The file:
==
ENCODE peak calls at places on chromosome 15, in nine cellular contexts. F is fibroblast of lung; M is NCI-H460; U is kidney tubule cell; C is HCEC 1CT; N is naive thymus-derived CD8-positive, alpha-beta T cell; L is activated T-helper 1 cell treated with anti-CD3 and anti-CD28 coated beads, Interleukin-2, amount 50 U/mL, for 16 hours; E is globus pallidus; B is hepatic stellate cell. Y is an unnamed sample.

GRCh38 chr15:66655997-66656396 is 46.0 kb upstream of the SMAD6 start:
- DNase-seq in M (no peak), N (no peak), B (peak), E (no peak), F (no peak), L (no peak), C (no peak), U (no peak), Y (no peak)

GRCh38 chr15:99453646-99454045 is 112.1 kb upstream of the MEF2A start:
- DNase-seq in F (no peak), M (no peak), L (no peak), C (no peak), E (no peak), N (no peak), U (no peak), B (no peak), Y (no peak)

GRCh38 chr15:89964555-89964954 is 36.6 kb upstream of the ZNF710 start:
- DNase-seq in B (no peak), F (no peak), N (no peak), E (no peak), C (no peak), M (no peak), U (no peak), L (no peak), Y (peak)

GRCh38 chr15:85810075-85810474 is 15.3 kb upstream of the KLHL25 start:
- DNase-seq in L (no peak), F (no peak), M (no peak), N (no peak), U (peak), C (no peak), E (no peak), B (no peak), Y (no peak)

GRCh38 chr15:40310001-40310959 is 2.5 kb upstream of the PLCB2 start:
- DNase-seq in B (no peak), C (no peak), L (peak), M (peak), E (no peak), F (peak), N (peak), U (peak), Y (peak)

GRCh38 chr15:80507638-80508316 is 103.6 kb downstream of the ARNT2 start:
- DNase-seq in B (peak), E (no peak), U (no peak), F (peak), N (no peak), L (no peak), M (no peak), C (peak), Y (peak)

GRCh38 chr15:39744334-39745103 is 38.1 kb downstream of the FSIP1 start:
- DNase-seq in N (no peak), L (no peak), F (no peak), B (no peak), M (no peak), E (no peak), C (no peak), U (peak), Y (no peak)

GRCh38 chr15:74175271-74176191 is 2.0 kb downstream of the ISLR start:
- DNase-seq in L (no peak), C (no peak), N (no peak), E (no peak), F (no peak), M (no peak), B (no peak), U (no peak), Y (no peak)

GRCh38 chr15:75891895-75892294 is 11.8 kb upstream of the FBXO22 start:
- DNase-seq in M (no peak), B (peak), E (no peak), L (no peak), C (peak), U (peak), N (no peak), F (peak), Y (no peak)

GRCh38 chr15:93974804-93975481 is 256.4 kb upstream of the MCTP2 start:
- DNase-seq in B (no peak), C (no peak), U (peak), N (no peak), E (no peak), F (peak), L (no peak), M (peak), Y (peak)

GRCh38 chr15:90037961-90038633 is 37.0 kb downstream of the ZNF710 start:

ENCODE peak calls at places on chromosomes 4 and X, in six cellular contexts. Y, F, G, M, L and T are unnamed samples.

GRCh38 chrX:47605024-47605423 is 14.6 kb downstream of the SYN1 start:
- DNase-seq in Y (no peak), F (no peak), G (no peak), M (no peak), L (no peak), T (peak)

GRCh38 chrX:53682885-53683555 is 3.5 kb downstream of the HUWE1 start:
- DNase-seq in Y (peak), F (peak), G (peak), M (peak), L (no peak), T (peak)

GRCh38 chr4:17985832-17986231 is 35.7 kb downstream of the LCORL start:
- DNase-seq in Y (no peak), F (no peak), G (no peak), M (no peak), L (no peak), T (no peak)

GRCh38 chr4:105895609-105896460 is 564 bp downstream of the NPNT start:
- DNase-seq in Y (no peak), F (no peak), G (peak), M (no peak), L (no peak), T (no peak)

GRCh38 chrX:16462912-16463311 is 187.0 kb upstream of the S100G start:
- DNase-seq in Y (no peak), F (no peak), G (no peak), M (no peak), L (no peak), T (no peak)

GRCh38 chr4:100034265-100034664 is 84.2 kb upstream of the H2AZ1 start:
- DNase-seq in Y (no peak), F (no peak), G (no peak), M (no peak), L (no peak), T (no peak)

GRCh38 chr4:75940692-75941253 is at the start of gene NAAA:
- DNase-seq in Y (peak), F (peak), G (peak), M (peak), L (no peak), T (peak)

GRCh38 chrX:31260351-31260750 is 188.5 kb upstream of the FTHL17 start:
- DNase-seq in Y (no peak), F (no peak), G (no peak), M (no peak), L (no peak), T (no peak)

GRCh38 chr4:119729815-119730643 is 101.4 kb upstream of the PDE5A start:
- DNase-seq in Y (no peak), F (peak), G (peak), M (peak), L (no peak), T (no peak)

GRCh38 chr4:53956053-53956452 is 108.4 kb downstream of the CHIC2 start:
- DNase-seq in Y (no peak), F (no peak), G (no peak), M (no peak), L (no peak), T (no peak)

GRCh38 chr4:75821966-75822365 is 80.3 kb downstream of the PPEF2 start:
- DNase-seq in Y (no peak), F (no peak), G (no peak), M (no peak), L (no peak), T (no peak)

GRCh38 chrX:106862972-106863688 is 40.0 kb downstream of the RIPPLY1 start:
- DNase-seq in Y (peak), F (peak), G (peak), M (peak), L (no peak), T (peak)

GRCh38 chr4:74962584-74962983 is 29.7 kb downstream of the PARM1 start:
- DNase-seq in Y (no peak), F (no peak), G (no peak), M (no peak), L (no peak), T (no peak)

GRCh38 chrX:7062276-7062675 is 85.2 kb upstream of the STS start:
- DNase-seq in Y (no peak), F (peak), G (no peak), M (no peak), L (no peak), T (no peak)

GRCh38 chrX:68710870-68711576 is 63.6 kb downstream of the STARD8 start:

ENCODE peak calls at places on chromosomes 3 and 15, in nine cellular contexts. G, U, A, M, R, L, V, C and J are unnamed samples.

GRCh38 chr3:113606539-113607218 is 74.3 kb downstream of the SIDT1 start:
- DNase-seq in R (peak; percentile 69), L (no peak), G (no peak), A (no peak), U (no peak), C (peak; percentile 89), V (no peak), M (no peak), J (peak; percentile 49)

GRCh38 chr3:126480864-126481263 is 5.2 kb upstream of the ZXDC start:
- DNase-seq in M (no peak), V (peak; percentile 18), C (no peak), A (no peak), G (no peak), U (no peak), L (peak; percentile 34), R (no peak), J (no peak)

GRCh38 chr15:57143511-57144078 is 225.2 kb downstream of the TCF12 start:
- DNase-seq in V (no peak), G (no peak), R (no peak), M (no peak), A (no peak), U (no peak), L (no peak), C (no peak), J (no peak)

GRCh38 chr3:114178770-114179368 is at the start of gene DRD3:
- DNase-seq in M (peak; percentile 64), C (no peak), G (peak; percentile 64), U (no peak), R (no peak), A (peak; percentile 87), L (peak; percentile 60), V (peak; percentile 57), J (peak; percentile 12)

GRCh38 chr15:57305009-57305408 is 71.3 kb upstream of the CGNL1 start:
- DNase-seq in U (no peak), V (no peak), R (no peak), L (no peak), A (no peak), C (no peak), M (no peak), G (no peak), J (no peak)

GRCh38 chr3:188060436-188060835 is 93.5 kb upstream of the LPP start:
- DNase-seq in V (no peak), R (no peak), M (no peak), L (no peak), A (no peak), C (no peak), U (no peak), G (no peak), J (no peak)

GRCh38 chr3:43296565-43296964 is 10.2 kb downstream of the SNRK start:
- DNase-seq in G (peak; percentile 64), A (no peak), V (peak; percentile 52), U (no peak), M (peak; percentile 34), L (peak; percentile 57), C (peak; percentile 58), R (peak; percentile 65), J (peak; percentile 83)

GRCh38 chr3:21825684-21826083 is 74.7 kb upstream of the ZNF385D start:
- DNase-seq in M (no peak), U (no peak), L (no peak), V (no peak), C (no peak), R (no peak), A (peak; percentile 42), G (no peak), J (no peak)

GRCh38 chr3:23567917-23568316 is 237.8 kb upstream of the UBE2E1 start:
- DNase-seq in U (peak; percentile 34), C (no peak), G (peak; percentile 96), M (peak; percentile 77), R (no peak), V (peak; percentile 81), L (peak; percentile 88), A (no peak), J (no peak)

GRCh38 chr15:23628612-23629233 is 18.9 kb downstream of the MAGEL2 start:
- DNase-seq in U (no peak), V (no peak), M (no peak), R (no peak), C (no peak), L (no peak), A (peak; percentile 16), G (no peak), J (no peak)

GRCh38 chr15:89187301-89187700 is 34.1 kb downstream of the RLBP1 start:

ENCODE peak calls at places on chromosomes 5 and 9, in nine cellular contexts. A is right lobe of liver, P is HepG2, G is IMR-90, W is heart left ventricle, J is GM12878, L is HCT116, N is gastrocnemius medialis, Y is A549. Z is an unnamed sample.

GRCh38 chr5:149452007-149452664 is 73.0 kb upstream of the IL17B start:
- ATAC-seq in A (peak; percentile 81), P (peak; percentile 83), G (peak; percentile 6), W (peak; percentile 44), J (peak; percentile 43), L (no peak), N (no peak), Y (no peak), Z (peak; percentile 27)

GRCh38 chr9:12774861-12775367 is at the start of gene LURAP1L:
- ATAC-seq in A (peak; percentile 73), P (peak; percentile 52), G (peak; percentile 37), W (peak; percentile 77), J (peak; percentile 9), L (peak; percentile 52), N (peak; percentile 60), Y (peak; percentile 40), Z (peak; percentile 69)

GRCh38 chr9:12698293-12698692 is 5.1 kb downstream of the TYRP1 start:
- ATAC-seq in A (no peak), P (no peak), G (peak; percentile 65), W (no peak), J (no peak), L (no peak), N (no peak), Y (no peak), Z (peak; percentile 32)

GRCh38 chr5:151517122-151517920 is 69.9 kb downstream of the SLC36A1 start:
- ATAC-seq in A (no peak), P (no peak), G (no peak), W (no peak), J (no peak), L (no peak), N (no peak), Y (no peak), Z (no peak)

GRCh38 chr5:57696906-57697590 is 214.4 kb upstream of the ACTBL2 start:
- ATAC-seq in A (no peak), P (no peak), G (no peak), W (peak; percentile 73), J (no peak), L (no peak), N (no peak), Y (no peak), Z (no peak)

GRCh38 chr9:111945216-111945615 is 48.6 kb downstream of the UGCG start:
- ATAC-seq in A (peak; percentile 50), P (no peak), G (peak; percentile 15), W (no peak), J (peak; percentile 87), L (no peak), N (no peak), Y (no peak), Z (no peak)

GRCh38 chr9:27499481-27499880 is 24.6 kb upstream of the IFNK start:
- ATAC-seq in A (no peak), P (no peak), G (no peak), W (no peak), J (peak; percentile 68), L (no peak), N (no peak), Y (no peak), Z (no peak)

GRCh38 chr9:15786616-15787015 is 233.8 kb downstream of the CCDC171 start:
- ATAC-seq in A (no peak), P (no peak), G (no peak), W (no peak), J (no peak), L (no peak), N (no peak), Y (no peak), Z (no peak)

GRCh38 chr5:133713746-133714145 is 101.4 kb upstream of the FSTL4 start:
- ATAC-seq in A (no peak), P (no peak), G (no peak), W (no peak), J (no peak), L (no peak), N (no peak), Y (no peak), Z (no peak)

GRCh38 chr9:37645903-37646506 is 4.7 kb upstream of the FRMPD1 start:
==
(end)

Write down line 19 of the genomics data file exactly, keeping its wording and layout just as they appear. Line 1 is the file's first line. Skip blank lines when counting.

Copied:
- DNase-seq in M (no peak), B (peak), E (no peak), L (no peak), C (peak), U (peak), N (no peak), F (peak), Y (no peak)